I have been expecting to see this "bleed" though, wonder when it will show up in the Globe and Mail etc...

Sun, 06/02/2013 - 14:59 | Link to Comment kaiserhoff
kaiserhoff's picture

What idiot can down vote an honest request for information?

Now that we have a speech code like the rest of the parasite media, international communication is about all ZH has left to offer.  Hell, yes.  Details please.

Sun, 06/02/2013 - 16:03 | Link to Comment Room 101
Room 101's picture

The reason for the down vote was the reference to "frankennumbers" which is of course a sexist slur against lesbians living in small cities of western Bulgaria. 

The term is probably a violation of the swiss politically correct and inoffensive speech code that we now have to operate under.  Tyler explained it a few weeks ago.  Something about the swiss getting so upset at ZH that they stopped counting their raubgold for a few minutes and told us how we need to talk nice about preferred social, religious, and ethnic groups. Or something like that...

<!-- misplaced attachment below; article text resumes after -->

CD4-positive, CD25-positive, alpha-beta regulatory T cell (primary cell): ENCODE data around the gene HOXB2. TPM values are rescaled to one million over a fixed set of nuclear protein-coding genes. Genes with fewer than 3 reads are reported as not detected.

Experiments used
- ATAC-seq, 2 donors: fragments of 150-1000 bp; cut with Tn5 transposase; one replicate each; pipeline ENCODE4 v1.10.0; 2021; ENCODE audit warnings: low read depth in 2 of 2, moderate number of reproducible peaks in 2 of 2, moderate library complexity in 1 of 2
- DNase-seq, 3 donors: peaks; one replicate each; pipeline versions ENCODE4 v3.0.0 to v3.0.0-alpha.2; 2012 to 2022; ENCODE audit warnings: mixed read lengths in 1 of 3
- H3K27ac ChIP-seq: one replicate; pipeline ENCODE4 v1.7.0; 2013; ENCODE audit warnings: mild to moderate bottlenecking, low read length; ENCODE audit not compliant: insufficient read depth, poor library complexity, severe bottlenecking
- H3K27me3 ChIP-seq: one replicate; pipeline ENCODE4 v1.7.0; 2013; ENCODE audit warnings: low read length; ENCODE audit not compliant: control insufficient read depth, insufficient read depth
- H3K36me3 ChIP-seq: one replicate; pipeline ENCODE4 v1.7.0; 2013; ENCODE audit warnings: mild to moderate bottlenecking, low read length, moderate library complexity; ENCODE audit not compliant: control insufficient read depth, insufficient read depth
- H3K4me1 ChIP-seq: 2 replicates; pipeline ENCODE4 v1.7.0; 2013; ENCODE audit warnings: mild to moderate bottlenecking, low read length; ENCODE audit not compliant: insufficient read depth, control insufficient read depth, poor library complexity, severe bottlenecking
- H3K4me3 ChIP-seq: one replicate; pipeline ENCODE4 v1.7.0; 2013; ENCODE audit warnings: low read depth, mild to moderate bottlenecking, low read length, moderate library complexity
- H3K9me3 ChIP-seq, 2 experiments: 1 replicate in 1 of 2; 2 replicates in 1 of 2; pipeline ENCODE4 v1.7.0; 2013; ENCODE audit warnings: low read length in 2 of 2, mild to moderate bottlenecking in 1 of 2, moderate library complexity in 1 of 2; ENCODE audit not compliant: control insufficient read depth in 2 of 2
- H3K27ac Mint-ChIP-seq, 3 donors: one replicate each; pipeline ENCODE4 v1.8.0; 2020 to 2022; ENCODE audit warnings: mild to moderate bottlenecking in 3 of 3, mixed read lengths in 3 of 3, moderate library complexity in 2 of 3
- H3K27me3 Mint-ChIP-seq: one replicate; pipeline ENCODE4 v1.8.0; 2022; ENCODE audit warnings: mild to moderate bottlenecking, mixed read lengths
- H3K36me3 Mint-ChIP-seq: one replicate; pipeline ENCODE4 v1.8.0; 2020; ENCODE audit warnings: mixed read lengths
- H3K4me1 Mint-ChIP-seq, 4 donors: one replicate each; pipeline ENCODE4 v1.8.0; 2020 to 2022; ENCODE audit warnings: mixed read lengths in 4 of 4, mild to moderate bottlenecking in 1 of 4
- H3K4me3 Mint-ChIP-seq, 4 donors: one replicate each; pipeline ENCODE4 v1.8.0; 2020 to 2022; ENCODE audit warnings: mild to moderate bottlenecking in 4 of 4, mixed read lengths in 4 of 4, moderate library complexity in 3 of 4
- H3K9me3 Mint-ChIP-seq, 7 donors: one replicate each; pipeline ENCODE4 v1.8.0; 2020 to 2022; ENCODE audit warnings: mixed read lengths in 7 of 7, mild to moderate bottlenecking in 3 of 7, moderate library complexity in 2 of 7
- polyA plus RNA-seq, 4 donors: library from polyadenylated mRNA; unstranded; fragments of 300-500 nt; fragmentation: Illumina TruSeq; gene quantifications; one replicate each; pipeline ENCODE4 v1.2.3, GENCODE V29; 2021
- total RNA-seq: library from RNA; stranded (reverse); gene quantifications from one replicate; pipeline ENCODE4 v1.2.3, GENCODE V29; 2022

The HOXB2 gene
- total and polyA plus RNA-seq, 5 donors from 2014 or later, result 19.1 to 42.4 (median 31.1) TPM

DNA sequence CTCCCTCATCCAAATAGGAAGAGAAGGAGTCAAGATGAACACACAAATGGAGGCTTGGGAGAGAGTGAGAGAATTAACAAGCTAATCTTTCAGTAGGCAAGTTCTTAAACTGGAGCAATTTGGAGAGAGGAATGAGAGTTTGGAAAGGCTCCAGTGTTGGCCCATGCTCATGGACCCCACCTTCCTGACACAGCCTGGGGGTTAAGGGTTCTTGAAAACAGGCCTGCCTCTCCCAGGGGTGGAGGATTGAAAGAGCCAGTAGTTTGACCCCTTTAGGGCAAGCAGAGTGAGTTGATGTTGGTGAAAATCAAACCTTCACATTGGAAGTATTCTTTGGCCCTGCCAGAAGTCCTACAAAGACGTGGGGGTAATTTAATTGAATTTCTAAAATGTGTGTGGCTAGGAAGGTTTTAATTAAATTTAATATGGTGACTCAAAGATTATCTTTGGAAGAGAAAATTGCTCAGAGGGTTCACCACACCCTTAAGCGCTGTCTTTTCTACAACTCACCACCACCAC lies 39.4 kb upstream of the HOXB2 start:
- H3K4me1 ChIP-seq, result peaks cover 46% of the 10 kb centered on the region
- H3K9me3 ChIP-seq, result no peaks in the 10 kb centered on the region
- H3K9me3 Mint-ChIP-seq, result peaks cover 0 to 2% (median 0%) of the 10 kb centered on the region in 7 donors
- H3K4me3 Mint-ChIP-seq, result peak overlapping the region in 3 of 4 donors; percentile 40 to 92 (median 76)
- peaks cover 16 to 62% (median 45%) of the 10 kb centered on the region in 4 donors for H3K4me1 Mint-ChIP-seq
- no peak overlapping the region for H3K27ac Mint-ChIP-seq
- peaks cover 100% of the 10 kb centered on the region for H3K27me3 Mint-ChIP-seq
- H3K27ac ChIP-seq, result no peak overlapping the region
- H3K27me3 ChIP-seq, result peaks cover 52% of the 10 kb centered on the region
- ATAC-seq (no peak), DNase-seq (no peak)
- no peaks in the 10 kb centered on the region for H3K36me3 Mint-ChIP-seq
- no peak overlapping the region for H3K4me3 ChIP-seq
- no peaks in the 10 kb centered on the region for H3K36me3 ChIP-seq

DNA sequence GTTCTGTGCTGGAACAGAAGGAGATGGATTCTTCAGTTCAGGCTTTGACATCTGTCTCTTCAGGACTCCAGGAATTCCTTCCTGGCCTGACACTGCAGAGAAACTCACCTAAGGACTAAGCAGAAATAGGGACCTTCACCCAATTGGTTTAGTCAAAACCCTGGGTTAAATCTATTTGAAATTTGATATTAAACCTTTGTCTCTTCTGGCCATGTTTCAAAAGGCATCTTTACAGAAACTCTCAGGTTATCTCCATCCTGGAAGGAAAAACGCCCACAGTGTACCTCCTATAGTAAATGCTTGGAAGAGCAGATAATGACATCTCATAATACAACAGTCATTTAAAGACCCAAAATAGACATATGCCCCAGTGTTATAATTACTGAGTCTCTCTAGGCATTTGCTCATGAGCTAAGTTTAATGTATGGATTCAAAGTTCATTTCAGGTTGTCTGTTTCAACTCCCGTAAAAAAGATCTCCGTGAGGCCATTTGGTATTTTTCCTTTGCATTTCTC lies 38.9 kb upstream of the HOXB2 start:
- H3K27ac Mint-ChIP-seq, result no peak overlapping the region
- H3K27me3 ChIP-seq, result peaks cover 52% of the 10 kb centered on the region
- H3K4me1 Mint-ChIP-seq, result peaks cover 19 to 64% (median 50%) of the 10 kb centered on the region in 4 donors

Sun, 06/02/2013 - 11:28 | Link to Comment greatbeard
greatbeard's picture

>> Anyone who bought BP at the time did nicely.


Count this squashed gold bug as one who seriously considered doing just such a thing, should have, wished he had.  Problem is I'm a self made millionaire in the rear view mirror and one step away from homeless looking forward.

Sun, 06/02/2013 - 11:44 | Link to Comment mick68
mick68's picture

Bought paper gold did you? Then you deserve your fate. If you own physical you've lost nothing. 

Sun, 06/02/2013 - 12:18 | Link to Comment ElvisDog
ElvisDog's picture

Exactly. Gold (physical) is an insurance policy, a retirement and/or emergency fund if you will.

Sun, 06/02/2013 - 14:33 | Link to Comment greatbeard
greatbeard's picture

>> Bought paper gold did you?

Speaking of things you know nothing of makes you look very foolish to those that have the knowledge. 

>> Then you deserve your fate.

You don't have any idea what my fate is so you certainly couldn't judge whether I deserve it or not.

>> If you own physical you've lost nothing.

Monitarily that's got to be one of the most idiotic positions I see spouted.  You wouldn't happed to know anyone buying physical for $1,900 per oz, would you?  Is your position that the folks who held Enron stock lost nothing?